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How Issue Publics Hold Legislators Accountable: Evidence from Longitudinal Survey Experiments

David Broockman, assistant professor of political economy at the Stanford Graduate School of Business, discusses findings that Americans are more likely to remember how their legislators voted when legislation impacts them personally.

May 01, 2018
from 02:00 PM to 03:30 PM

Kerr 693

Abstract: Legislators perceive their constituencies as composed of subgroups with a personal stake in particular policies, but political scientists often argue that self‐interest is only weakly related to public opinion and political behavior. Drawing on theories from psychology, we resolve this puzzle by arguing that having a personal stake in an issue can change how likely citizens are to remember their representative's decisions and take them into account when making voting decisions. We present new data consistent with this theory from a longitudinal survey experiment with a national sample that revealed information to Americans about how their representatives voted on important legislation and tracked the impact of this information over time. We show that Americans are more likely to remember how their legislators voted and to take this information into account in their voting decision when legislation impactsthem personally. Our findings help resolve the longstanding puzzle that legislators perceive self‐interest as politically significant even though it only weakly correlates with issue preferences.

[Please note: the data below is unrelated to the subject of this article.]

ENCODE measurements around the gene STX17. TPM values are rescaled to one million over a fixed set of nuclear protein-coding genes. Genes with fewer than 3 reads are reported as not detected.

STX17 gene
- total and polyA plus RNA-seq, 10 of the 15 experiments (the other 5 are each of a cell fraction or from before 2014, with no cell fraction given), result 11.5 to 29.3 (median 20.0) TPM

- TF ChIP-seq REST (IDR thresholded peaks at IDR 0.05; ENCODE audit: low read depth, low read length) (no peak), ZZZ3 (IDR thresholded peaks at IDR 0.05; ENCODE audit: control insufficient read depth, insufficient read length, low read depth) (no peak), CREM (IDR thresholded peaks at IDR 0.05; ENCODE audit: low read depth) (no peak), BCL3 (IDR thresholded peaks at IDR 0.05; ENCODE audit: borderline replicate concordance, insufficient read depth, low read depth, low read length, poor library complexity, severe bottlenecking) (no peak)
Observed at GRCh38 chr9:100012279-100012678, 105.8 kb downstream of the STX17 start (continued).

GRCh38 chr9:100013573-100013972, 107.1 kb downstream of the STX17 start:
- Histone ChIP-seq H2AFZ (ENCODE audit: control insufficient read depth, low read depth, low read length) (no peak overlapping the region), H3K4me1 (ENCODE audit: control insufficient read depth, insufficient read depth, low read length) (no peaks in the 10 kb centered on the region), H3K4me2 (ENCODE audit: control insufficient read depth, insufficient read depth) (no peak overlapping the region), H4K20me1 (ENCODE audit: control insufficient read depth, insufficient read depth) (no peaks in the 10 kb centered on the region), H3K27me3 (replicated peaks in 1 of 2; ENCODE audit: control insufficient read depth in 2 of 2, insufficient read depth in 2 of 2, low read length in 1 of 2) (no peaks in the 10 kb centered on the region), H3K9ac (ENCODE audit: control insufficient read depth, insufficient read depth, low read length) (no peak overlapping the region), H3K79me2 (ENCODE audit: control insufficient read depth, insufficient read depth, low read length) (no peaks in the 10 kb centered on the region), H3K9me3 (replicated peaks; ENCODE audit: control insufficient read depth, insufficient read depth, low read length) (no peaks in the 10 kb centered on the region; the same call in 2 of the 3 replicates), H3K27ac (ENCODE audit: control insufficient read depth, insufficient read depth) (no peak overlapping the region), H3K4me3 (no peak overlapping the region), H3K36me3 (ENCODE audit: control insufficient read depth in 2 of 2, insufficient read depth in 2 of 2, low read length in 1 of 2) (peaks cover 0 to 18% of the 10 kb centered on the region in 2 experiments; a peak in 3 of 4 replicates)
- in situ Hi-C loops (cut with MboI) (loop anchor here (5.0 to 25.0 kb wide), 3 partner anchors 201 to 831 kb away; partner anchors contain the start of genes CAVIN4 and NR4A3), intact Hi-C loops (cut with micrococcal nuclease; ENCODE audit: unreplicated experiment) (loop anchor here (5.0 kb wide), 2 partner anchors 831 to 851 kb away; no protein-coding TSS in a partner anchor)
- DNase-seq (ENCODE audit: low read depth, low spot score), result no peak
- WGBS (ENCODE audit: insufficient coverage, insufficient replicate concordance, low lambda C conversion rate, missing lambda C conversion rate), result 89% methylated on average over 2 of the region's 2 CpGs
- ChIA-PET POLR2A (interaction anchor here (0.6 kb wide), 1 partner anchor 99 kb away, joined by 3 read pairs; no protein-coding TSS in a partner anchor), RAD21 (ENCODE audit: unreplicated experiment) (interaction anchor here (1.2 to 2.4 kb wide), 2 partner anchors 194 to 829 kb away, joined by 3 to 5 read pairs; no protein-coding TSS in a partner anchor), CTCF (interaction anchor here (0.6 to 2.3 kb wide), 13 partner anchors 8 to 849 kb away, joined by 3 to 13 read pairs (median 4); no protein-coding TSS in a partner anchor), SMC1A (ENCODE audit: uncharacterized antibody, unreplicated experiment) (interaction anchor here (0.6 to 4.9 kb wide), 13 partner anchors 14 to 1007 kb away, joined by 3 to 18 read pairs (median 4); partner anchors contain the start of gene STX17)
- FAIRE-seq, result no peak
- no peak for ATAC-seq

David Broockman’s research considers how voters and politicians decide, generally using field experiments and other approaches that allow for rigorous causal inferences to be drawn. His published work has appeared in the American Journal of Political Science, Political Analysis, Political Behavior, and other outlets.